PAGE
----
This is encouraging. It lifts the burden of meeting the vocal needs of every singer on every song. We can accept that sopranos and tenors will occasionally be frustrated by the lower range of songs. Additionally, a few basses and altos may “drop the octave” if a song becomes uncomfortably high. Our best key choices will always have their limitations. 

Older Adults and Children

Does this apply to older adults and children as well? The answer is yes—mostly. As we age, our vocal range does drop. But a study of the vocal ranges of people over 65 found that their average range was between F3 and C5 (Moore et al., 236–52). But this is an average, like the 50% of students above. The range including 80% of older adults is narrower.  

Studies on the vocal range of children have varying results. But a comparison study of children’s and adults’ vocal ranges showed children singing one to two semitones higher at both the top and bottom of their ranges (Moore, 13–22).

Older adults will sing a little lower. Children will sing a little higher. The comfortable range for young adults, therefore, is a reliable reference point for intergenerational singing. 


When we choose keys for songs, we won’t always match the perfect range for every congregant. But as we strive to be considerate and inclusive, a few practices may be helpful:

Consider the range of songs throughout the service. Select a key for a song that explores the upper part of the vocal range, which will encourage those who hate to croak out those lower notes. Later in the service, select a key that ventures to the lower part of the vocal range. Basses and altos will thank you. 

When using a hymnal, encourage part singing. Sopranos and tenors will delight in singing higher, while altos and basses will rest comfortably in their vocal range. Recognize, however, that melodies in hymnals are pitched for sopranos. It is common for melodies to reach D5 and occasionally an E5. When not singing parts, consider lowering the key so that the melody drops below the upper limit of C5. 

Experiment with songs with wider vocal ranges. I am finding more and more popular contemporary songs with wide ranges equal to or greater than an octave and a fifth (e.g., G3 to D5). Consider the possibility that these songs may not be best for congregational singing. Leave them for the concert stage or personal Spotify playlists. Alternatively, you might adapt them for congregational use. Choose a key that allows the chorus to sing comfortably and invite a soloist to sing the lower verses on behalf of the congregation. Or omit altogether a bridge that stretches well beyond the upper limit. 

Be mindful of your musicians’ abilities. The perfect key for the congregation may have five flats or six sharps—not friendly for many of our church musicians! I recall learning the guitar and having three or four keys at my disposal. With wisdom, weigh the needs of congregational singing against the abilities of your team.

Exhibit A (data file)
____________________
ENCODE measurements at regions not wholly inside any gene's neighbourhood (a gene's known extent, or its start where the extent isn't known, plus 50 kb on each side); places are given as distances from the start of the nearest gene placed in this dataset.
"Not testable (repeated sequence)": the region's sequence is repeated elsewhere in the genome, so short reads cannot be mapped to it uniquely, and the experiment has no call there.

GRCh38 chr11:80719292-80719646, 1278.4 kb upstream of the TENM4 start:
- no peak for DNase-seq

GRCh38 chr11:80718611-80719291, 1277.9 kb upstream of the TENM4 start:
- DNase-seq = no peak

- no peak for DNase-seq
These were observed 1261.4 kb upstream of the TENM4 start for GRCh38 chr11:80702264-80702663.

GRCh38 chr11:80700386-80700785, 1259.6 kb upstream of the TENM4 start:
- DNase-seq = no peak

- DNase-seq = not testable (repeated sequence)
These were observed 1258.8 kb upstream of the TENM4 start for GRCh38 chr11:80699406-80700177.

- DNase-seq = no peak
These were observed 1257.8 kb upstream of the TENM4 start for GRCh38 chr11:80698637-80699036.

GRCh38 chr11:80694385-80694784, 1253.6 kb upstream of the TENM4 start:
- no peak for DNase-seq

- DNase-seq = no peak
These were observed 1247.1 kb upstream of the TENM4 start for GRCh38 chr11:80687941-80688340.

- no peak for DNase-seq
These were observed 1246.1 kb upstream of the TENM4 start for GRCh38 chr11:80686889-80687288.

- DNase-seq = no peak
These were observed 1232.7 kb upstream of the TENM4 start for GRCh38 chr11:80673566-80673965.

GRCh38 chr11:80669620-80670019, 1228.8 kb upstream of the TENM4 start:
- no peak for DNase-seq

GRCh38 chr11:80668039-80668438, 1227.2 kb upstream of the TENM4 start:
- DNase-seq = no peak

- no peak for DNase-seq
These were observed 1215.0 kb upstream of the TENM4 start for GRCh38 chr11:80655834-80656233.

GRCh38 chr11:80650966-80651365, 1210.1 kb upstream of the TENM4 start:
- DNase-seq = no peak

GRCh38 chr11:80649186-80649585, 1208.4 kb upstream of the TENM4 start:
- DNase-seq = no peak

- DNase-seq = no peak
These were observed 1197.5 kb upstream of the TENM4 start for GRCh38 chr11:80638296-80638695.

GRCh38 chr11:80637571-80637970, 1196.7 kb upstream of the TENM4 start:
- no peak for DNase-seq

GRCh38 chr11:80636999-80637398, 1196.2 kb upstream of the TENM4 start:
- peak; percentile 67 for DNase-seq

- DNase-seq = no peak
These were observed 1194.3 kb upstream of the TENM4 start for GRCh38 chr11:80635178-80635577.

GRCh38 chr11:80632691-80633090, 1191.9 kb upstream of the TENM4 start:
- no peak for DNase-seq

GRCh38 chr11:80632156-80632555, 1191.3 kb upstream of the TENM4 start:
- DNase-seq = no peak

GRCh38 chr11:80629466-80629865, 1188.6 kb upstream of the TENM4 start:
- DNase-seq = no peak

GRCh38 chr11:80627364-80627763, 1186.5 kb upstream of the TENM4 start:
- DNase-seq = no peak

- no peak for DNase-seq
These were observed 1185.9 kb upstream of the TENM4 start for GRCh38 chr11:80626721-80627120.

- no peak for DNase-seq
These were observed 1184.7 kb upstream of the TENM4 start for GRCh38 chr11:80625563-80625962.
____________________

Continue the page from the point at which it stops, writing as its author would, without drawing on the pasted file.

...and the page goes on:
Complaints about vocal range will always be with us. Research shows us that the range suitable for everyone is too narrow for most worship songs and hymns. Even so, we can strive to be as inclusive and considerate of as many people as possible. Research gives us an objective range to target. This means we can grow beyond our personal preferences, and it also gives us grace and assurance for those critiques after worship. 


  • Cevasco, Andrea M. “Preferred Vocal Range of Young and Older Adults: Implications for Music Therapy Majors’ Clinical Training Experience.” Music Therapy Perspectives 26, no. 1 (2008):4−12.
  • Kuhn, Terry Lee, Gustav Wachhaus, Randall S. Moore, and James E. Pantle. “Undergraduate Nonmusic Major Vocal Ranges.” Journal of Research in Music Education 27, no. 2 (Summer 1979): 68–75.  
  • Moore, Randall S. “Comparison of Children’s and Adults’ Vocal Ranges and Preferred Tessituras in Singing Familiar Songs.” Bulletin of the Council for Research in Music Education, no. 107 (Winter 1991): 13–22. 
  • Moore, Randall S., Myra J. Staum, and Melissa Brotons. “Music Preference of the Elderly: Repertoire, Vocal Ranges, Tempos, and Accompaniments for Singing.” Journal of Music Therapy 29, no. 4 (Winter 1992): 236–52.  
  • Scheer, Greg. The Art of Worship: A Musician’s Guide to Leading Modern Worship. Grand Rapids, MI: Baker Books, 2006.

Rev. Paul Ryan has mentored emerging worship leaders for twenty years at Calvin University in Grand Rapids, Michigan, where he is the worship pastor overseeing daily chapels. He also is a resource development specialist with the Calvin Institute of Christian Worship. Paul is married to Sheila, is father to two high school boys, and is coach to dozens of middle school track and cross-country kids.

Reformed Worship 148 © June 2023, Calvin Institute of Christian Worship. Used by permission.